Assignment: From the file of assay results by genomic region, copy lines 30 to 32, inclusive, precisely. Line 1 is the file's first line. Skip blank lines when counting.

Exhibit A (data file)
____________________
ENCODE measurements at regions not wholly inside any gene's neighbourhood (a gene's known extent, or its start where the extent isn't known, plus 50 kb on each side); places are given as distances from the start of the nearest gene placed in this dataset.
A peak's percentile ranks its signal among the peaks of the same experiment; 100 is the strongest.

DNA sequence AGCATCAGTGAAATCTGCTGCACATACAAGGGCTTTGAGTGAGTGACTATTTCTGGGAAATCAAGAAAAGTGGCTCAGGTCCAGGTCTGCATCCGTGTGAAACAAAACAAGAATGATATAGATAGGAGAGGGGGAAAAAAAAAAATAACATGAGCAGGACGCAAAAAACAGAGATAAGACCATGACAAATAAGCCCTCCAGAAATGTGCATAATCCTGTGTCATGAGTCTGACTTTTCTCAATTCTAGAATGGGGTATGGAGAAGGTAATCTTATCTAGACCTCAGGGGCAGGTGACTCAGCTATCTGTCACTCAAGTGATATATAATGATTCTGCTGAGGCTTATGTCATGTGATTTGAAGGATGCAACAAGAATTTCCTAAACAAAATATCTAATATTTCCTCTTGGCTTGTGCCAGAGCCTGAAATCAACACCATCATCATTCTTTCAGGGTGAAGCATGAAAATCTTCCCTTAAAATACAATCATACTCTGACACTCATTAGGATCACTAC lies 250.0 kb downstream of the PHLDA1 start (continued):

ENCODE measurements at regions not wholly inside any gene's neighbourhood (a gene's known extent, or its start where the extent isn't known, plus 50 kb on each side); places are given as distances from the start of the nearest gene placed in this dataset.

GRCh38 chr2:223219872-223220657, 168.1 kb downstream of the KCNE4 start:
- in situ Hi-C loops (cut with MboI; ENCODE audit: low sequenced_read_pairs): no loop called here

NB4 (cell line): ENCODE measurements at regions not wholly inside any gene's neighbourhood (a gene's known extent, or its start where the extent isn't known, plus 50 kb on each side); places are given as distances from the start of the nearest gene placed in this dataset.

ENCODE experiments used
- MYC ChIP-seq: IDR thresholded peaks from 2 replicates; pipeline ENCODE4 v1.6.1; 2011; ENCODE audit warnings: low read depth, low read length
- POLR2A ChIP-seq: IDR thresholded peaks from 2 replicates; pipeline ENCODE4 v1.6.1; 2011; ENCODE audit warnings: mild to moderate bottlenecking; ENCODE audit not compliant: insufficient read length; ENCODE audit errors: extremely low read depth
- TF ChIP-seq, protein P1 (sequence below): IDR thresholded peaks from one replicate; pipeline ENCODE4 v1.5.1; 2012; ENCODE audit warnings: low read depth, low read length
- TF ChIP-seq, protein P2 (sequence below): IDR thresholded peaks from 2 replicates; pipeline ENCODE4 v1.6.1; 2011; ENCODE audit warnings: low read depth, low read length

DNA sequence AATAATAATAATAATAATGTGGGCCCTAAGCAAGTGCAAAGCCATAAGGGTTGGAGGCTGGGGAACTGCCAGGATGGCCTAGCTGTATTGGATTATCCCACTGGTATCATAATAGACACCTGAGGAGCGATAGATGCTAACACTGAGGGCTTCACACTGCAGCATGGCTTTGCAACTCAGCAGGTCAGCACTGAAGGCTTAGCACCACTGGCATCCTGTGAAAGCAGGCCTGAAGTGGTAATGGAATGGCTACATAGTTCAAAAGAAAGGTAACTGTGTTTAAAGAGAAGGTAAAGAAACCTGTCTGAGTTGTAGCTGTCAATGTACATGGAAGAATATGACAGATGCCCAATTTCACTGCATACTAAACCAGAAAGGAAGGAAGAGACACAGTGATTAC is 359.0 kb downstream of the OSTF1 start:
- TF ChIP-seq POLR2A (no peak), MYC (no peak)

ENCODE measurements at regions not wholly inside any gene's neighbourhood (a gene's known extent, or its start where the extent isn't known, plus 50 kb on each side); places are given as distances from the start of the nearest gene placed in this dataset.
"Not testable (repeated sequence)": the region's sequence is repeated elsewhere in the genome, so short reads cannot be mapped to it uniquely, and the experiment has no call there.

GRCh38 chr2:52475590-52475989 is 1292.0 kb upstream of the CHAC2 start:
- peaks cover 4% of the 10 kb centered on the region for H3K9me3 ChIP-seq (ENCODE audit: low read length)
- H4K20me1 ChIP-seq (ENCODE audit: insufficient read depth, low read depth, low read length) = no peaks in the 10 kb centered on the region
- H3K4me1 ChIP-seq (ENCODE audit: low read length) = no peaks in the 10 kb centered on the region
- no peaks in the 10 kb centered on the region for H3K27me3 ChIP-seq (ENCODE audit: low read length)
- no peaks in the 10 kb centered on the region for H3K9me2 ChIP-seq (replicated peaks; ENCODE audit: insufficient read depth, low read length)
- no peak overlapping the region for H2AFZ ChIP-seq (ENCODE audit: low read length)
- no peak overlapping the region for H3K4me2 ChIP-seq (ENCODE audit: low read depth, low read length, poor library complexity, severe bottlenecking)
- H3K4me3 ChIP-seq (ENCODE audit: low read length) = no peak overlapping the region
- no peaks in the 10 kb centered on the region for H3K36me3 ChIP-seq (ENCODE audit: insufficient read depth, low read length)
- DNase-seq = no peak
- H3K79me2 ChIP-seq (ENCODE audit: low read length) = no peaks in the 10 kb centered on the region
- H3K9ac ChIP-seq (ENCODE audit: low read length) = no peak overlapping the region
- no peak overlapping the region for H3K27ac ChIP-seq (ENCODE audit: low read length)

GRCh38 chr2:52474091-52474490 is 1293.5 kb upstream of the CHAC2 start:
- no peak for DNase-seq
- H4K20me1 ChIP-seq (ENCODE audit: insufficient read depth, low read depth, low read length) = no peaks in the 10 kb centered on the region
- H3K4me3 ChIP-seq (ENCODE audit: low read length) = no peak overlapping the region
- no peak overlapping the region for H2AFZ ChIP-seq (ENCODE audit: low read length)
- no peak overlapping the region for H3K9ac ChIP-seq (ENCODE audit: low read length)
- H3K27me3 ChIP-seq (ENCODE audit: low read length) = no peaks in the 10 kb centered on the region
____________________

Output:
- no peak overlapping the region for H3K27ac ChIP-seq (ENCODE audit: low read length)

GRCh38 chr2:52474091-52474490 is 1293.5 kb upstream of the CHAC2 start:
- no peak for DNase-seq